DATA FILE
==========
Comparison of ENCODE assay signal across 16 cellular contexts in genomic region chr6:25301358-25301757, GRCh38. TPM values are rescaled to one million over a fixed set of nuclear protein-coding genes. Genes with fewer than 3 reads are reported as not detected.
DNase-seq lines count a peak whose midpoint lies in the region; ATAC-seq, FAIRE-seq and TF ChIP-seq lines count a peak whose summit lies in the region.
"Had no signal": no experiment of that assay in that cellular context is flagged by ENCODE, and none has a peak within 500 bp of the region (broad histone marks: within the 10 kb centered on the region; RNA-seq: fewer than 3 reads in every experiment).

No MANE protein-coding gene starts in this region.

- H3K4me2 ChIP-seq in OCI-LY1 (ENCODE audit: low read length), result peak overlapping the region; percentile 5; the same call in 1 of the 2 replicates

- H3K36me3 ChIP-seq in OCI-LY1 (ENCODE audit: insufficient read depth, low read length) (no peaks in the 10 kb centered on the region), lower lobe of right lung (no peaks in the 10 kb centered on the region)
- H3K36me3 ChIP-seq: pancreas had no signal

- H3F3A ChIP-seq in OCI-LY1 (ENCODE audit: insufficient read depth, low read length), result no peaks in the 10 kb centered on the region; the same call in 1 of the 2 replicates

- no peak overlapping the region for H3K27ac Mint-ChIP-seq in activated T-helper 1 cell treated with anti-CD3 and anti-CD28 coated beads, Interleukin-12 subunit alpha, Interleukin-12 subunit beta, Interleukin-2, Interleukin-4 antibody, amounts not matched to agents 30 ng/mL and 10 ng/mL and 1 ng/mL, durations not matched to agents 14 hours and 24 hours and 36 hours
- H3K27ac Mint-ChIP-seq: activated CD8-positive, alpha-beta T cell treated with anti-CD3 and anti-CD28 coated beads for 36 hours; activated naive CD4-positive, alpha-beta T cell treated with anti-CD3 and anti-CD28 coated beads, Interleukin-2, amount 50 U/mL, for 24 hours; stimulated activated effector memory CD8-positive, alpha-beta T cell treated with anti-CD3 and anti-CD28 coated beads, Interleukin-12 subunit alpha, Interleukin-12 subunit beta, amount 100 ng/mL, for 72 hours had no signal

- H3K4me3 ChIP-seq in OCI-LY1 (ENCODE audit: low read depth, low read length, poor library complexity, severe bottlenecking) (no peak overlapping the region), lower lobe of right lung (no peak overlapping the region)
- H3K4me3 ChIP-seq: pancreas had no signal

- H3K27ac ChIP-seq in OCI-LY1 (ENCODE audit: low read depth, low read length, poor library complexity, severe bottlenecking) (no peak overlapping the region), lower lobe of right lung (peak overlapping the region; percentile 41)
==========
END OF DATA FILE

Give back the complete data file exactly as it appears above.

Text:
Comparison of ENCODE assay signal across 16 cellular contexts in genomic region chr6:25301358-25301757, GRCh38. TPM values are rescaled to one million over a fixed set of nuclear protein-coding genes. Genes with fewer than 3 reads are reported as not detected.
DNase-seq lines count a peak whose midpoint lies in the region; ATAC-seq, FAIRE-seq and TF ChIP-seq lines count a peak whose summit lies in the region.
"Had no signal": no experiment of that assay in that cellular context is flagged by ENCODE, and none has a peak within 500 bp of the region (broad histone marks: within the 10 kb centered on the region; RNA-seq: fewer than 3 reads in every experiment).

No MANE protein-coding gene starts in this region.

- H3K4me2 ChIP-seq in OCI-LY1 (ENCODE audit: low read length), result peak overlapping the region; percentile 5; the same call in 1 of the 2 replicates

- H3K36me3 ChIP-seq in OCI-LY1 (ENCODE audit: insufficient read depth, low read length) (no peaks in the 10 kb centered on the region), lower lobe of right lung (no peaks in the 10 kb centered on the region)
- H3K36me3 ChIP-seq: pancreas had no signal

- H3F3A ChIP-seq in OCI-LY1 (ENCODE audit: insufficient read depth, low read length), result no peaks in the 10 kb centered on the region; the same call in 1 of the 2 replicates

- no peak overlapping the region for H3K27ac Mint-ChIP-seq in activated T-helper 1 cell treated with anti-CD3 and anti-CD28 coated beads, Interleukin-12 subunit alpha, Interleukin-12 subunit beta, Interleukin-2, Interleukin-4 antibody, amounts not matched to agents 30 ng/mL and 10 ng/mL and 1 ng/mL, durations not matched to agents 14 hours and 24 hours and 36 hours
- H3K27ac Mint-ChIP-seq: activated CD8-positive, alpha-beta T cell treated with anti-CD3 and anti-CD28 coated beads for 36 hours; activated naive CD4-positive, alpha-beta T cell treated with anti-CD3 and anti-CD28 coated beads, Interleukin-2, amount 50 U/mL, for 24 hours; stimulated activated effector memory CD8-positive, alpha-beta T cell treated with anti-CD3 and anti-CD28 coated beads, Interleukin-12 subunit alpha, Interleukin-12 subunit beta, amount 100 ng/mL, for 72 hours had no signal

- H3K4me3 ChIP-seq in OCI-LY1 (ENCODE audit: low read depth, low read length, poor library complexity, severe bottlenecking) (no peak overlapping the region), lower lobe of right lung (no peak overlapping the region)
- H3K4me3 ChIP-seq: pancreas had no signal

- H3K27ac ChIP-seq in OCI-LY1 (ENCODE audit: low read depth, low read length, poor library complexity, severe bottlenecking) (no peak overlapping the region), lower lobe of right lung (peak overlapping the region; percentile 41)